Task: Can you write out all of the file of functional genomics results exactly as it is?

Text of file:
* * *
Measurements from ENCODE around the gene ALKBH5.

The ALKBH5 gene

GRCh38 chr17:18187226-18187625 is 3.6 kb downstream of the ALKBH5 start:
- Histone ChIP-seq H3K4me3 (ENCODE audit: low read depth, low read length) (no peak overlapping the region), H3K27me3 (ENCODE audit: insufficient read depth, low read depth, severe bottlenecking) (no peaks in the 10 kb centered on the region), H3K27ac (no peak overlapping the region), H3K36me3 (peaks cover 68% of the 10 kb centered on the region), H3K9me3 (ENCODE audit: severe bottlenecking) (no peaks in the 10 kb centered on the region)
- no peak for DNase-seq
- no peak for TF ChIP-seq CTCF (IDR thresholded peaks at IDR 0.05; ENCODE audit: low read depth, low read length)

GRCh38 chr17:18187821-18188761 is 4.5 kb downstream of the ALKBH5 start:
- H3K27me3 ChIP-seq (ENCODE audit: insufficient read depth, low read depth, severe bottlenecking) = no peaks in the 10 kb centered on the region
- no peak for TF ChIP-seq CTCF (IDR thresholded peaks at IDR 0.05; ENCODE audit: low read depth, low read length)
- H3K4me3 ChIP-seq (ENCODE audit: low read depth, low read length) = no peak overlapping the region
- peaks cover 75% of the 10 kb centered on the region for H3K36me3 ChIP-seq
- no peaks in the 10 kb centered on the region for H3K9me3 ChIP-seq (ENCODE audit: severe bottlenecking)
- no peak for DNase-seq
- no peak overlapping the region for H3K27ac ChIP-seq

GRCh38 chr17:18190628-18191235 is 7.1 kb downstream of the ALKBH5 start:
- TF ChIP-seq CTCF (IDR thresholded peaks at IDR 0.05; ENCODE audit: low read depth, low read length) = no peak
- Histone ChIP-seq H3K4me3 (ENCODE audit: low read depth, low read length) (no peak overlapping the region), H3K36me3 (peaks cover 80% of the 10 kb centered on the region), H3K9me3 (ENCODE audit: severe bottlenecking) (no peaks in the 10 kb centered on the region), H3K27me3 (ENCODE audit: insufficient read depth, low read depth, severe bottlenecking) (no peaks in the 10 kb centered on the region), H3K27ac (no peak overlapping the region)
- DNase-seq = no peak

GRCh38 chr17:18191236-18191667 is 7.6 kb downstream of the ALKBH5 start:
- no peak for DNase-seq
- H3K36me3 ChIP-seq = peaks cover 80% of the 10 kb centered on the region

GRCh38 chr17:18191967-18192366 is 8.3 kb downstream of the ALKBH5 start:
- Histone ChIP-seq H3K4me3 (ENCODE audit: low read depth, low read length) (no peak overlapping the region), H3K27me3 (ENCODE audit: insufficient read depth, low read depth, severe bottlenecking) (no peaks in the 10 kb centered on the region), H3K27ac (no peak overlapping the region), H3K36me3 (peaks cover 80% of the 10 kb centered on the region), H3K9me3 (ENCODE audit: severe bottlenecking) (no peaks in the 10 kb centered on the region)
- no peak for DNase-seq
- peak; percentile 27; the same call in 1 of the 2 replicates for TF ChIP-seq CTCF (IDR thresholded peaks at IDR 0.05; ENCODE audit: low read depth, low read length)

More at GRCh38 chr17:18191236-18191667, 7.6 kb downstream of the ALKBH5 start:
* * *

Measurements from ENCODE around the gene ALKBH5.

The ALKBH5 gene

GRCh38 chr17:18187226-18187625 is 3.6 kb downstream of the ALKBH5 start:
- Histone ChIP-seq H3K4me3 (ENCODE audit: low read depth, low read length) (no peak overlapping the region), H3K27me3 (ENCODE audit: insufficient read depth, low read depth, severe bottlenecking) (no peaks in the 10 kb centered on the region), H3K27ac (no peak overlapping the region), H3K36me3 (peaks cover 68% of the 10 kb centered on the region), H3K9me3 (ENCODE audit: severe bottlenecking) (no peaks in the 10 kb centered on the region)
- no peak for DNase-seq
- no peak for TF ChIP-seq CTCF (IDR thresholded peaks at IDR 0.05; ENCODE audit: low read depth, low read length)

GRCh38 chr17:18187821-18188761 is 4.5 kb downstream of the ALKBH5 start:
- H3K27me3 ChIP-seq (ENCODE audit: insufficient read depth, low read depth, severe bottlenecking) = no peaks in the 10 kb centered on the region
- no peak for TF ChIP-seq CTCF (IDR thresholded peaks at IDR 0.05; ENCODE audit: low read depth, low read length)
- H3K4me3 ChIP-seq (ENCODE audit: low read depth, low read length) = no peak overlapping the region
- peaks cover 75% of the 10 kb centered on the region for H3K36me3 ChIP-seq
- no peaks in the 10 kb centered on the region for H3K9me3 ChIP-seq (ENCODE audit: severe bottlenecking)
- no peak for DNase-seq
- no peak overlapping the region for H3K27ac ChIP-seq

GRCh38 chr17:18190628-18191235 is 7.1 kb downstream of the ALKBH5 start:
- TF ChIP-seq CTCF (IDR thresholded peaks at IDR 0.05; ENCODE audit: low read depth, low read length) = no peak
- Histone ChIP-seq H3K4me3 (ENCODE audit: low read depth, low read length) (no peak overlapping the region), H3K36me3 (peaks cover 80% of the 10 kb centered on the region), H3K9me3 (ENCODE audit: severe bottlenecking) (no peaks in the 10 kb centered on the region), H3K27me3 (ENCODE audit: insufficient read depth, low read depth, severe bottlenecking) (no peaks in the 10 kb centered on the region), H3K27ac (no peak overlapping the region)
- DNase-seq = no peak

GRCh38 chr17:18191236-18191667 is 7.6 kb downstream of the ALKBH5 start:
- no peak for DNase-seq
- H3K36me3 ChIP-seq = peaks cover 80% of the 10 kb centered on the region

GRCh38 chr17:18191967-18192366 is 8.3 kb downstream of the ALKBH5 start:
- Histone ChIP-seq H3K4me3 (ENCODE audit: low read depth, low read length) (no peak overlapping the region), H3K27me3 (ENCODE audit: insufficient read depth, low read depth, severe bottlenecking) (no peaks in the 10 kb centered on the region), H3K27ac (no peak overlapping the region), H3K36me3 (peaks cover 80% of the 10 kb centered on the region), H3K9me3 (ENCODE audit: severe bottlenecking) (no peaks in the 10 kb centered on the region)
- no peak for DNase-seq
- peak; percentile 27; the same call in 1 of the 2 replicates for TF ChIP-seq CTCF (IDR thresholded peaks at IDR 0.05; ENCODE audit: low read depth, low read length)

More at GRCh38 chr17:18191236-18191667, 7.6 kb downstream of the ALKBH5 start: